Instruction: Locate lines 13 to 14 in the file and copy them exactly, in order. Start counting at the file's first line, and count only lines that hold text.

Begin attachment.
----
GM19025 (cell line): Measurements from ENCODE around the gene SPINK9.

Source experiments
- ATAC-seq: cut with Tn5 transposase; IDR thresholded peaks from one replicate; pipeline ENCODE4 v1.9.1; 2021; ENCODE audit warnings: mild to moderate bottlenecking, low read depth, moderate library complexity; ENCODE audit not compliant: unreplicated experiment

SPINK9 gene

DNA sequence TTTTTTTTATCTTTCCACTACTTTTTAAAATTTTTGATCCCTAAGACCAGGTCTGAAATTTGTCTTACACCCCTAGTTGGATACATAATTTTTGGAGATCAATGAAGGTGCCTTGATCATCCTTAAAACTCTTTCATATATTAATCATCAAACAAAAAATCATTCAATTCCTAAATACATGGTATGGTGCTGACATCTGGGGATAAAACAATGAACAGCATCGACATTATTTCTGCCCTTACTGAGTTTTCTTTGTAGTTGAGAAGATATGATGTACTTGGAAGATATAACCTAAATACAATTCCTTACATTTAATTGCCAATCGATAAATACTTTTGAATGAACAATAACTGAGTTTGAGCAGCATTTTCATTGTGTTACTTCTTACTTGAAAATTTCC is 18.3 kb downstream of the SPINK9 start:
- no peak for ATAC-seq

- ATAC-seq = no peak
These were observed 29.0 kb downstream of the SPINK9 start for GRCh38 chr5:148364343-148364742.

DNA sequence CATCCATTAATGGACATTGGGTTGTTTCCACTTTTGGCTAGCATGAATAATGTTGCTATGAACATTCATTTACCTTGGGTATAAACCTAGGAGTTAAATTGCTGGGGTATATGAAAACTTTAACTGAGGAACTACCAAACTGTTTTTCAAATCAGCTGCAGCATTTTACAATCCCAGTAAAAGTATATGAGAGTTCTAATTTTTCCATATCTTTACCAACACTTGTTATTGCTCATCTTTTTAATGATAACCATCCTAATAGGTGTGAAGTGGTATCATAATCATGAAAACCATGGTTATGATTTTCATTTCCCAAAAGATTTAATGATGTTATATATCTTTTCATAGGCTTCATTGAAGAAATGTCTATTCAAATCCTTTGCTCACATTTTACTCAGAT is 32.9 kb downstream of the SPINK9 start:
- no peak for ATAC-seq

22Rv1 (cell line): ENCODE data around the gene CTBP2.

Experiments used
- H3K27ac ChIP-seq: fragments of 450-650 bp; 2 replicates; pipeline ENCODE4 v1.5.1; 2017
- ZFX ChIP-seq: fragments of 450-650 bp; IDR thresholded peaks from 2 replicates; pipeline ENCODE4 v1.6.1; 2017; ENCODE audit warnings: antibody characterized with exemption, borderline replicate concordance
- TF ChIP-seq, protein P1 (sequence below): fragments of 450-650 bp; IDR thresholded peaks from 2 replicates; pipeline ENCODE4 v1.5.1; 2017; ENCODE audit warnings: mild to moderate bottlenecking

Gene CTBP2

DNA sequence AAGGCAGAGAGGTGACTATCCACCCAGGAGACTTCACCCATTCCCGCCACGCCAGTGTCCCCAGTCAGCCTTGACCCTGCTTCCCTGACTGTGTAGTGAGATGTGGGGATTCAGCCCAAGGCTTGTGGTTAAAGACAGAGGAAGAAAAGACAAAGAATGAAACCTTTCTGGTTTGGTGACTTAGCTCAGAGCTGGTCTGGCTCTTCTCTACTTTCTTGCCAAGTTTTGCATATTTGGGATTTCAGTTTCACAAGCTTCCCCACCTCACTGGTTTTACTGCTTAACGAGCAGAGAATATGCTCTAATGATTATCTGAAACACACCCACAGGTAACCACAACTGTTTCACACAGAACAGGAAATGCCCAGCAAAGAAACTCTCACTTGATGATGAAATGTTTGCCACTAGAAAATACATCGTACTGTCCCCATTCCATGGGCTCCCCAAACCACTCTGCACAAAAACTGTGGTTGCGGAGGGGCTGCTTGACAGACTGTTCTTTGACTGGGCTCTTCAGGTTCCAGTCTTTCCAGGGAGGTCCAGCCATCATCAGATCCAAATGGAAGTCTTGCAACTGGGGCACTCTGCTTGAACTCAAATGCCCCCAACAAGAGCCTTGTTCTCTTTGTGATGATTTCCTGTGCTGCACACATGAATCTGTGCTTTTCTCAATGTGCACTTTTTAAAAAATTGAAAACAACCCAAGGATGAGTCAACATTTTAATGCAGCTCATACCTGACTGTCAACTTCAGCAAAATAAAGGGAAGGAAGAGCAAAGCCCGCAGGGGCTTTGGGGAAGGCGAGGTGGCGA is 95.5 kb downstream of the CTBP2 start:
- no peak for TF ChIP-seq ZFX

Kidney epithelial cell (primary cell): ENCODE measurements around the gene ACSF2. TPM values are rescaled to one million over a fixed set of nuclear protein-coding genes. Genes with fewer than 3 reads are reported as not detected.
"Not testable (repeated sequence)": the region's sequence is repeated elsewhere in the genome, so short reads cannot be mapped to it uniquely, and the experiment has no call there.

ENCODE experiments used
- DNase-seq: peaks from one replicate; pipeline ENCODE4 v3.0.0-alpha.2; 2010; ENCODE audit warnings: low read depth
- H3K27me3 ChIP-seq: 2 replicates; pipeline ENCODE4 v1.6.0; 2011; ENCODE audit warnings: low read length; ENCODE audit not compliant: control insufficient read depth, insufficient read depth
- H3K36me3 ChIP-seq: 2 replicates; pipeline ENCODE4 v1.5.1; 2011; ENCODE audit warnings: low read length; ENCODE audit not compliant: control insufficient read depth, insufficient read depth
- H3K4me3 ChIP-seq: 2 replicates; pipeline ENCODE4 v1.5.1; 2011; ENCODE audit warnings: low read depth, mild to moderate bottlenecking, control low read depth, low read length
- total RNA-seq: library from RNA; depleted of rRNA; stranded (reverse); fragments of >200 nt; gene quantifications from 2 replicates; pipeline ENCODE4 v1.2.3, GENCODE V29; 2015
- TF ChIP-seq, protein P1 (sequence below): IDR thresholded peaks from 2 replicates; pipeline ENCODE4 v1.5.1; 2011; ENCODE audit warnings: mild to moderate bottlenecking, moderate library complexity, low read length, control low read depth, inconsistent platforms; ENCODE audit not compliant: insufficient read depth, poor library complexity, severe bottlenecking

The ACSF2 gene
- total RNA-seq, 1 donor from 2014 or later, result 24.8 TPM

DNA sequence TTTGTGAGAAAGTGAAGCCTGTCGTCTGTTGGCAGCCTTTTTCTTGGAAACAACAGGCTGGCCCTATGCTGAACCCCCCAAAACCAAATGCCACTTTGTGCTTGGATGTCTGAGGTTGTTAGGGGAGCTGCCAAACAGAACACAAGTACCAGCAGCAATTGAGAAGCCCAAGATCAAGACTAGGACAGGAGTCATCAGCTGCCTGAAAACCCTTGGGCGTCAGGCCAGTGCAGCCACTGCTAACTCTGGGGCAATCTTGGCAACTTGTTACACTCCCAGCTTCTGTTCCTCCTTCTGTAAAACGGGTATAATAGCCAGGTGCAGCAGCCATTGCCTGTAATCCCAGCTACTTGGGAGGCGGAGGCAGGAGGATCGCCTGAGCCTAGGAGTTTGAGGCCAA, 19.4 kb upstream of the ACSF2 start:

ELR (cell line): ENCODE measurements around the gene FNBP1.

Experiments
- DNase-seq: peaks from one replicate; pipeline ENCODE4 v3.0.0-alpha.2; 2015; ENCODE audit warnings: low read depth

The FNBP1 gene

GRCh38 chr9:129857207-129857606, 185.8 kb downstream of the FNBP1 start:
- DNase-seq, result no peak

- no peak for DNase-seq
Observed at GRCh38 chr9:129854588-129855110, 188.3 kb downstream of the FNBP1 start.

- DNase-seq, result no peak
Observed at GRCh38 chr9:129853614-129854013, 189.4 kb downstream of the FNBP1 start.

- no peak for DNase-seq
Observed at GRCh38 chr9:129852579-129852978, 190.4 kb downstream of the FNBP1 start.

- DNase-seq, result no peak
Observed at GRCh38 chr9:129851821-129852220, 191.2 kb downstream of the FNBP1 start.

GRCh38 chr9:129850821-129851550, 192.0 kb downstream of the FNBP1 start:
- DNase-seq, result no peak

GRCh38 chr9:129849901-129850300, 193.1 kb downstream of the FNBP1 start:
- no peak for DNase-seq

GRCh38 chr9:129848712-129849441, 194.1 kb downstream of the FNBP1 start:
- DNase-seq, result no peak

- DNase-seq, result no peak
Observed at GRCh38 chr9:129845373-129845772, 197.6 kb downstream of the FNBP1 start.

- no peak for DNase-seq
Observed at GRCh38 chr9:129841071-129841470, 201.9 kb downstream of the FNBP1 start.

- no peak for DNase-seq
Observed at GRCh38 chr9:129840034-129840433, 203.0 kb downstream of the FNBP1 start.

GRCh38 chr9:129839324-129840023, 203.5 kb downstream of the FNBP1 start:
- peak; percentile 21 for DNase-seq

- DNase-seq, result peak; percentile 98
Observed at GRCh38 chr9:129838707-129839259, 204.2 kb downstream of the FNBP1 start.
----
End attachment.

- H3K27ac ChIP-seq: fragments of 450-650 bp; 2 replicates; pipeline ENCODE4 v1.5.1; 2017
- ZFX ChIP-seq: fragments of 450-650 bp; IDR thresholded peaks from 2 replicates; pipeline ENCODE4 v1.6.1; 2017; ENCODE audit warnings: antibody characterized with exemption, borderline replicate concordance